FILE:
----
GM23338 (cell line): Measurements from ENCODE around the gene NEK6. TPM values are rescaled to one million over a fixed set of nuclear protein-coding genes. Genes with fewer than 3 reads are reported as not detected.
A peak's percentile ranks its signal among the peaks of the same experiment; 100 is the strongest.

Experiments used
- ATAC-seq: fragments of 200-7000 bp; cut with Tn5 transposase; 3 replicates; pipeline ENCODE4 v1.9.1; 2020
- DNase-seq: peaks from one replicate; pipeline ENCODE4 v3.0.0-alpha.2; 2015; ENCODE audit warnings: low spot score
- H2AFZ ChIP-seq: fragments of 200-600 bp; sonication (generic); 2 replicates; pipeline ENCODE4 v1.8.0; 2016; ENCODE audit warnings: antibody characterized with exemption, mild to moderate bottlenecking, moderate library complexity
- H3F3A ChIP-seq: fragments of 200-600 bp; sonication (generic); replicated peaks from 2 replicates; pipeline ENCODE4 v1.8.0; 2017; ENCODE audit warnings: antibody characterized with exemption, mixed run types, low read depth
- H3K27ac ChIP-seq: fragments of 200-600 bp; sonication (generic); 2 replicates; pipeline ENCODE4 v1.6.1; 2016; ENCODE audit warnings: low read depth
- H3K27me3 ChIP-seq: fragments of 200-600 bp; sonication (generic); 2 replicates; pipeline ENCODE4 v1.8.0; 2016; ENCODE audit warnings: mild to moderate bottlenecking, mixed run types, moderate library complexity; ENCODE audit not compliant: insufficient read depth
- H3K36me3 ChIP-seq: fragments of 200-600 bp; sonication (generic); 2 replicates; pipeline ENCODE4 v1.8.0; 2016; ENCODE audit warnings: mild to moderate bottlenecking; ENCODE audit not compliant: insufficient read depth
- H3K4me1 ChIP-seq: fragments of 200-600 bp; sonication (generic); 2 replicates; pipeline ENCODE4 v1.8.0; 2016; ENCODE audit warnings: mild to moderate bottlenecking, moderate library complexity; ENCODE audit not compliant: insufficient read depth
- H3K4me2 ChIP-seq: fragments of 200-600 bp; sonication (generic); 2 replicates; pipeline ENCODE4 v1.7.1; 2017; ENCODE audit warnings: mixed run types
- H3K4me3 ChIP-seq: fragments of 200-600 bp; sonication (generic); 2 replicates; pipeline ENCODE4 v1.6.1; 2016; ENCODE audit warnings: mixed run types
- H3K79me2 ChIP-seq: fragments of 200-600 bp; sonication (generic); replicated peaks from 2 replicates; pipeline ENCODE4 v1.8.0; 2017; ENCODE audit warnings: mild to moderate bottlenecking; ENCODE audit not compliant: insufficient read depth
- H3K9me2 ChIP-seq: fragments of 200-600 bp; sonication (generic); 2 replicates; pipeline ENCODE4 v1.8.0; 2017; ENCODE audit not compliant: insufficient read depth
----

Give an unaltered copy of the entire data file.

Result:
GM23338 (cell line): Measurements from ENCODE around the gene NEK6. TPM values are rescaled to one million over a fixed set of nuclear protein-coding genes. Genes with fewer than 3 reads are reported as not detected.
A peak's percentile ranks its signal among the peaks of the same experiment; 100 is the strongest.

Experiments used
- ATAC-seq: fragments of 200-7000 bp; cut with Tn5 transposase; 3 replicates; pipeline ENCODE4 v1.9.1; 2020
- DNase-seq: peaks from one replicate; pipeline ENCODE4 v3.0.0-alpha.2; 2015; ENCODE audit warnings: low spot score
- H2AFZ ChIP-seq: fragments of 200-600 bp; sonication (generic); 2 replicates; pipeline ENCODE4 v1.8.0; 2016; ENCODE audit warnings: antibody characterized with exemption, mild to moderate bottlenecking, moderate library complexity
- H3F3A ChIP-seq: fragments of 200-600 bp; sonication (generic); replicated peaks from 2 replicates; pipeline ENCODE4 v1.8.0; 2017; ENCODE audit warnings: antibody characterized with exemption, mixed run types, low read depth
- H3K27ac ChIP-seq: fragments of 200-600 bp; sonication (generic); 2 replicates; pipeline ENCODE4 v1.6.1; 2016; ENCODE audit warnings: low read depth
- H3K27me3 ChIP-seq: fragments of 200-600 bp; sonication (generic); 2 replicates; pipeline ENCODE4 v1.8.0; 2016; ENCODE audit warnings: mild to moderate bottlenecking, mixed run types, moderate library complexity; ENCODE audit not compliant: insufficient read depth
- H3K36me3 ChIP-seq: fragments of 200-600 bp; sonication (generic); 2 replicates; pipeline ENCODE4 v1.8.0; 2016; ENCODE audit warnings: mild to moderate bottlenecking; ENCODE audit not compliant: insufficient read depth
- H3K4me1 ChIP-seq: fragments of 200-600 bp; sonication (generic); 2 replicates; pipeline ENCODE4 v1.8.0; 2016; ENCODE audit warnings: mild to moderate bottlenecking, moderate library complexity; ENCODE audit not compliant: insufficient read depth
- H3K4me2 ChIP-seq: fragments of 200-600 bp; sonication (generic); 2 replicates; pipeline ENCODE4 v1.7.1; 2017; ENCODE audit warnings: mixed run types
- H3K4me3 ChIP-seq: fragments of 200-600 bp; sonication (generic); 2 replicates; pipeline ENCODE4 v1.6.1; 2016; ENCODE audit warnings: mixed run types
- H3K79me2 ChIP-seq: fragments of 200-600 bp; sonication (generic); replicated peaks from 2 replicates; pipeline ENCODE4 v1.8.0; 2017; ENCODE audit warnings: mild to moderate bottlenecking; ENCODE audit not compliant: insufficient read depth
- H3K9me2 ChIP-seq: fragments of 200-600 bp; sonication (generic); 2 replicates; pipeline ENCODE4 v1.8.0; 2017; ENCODE audit not compliant: insufficient read depth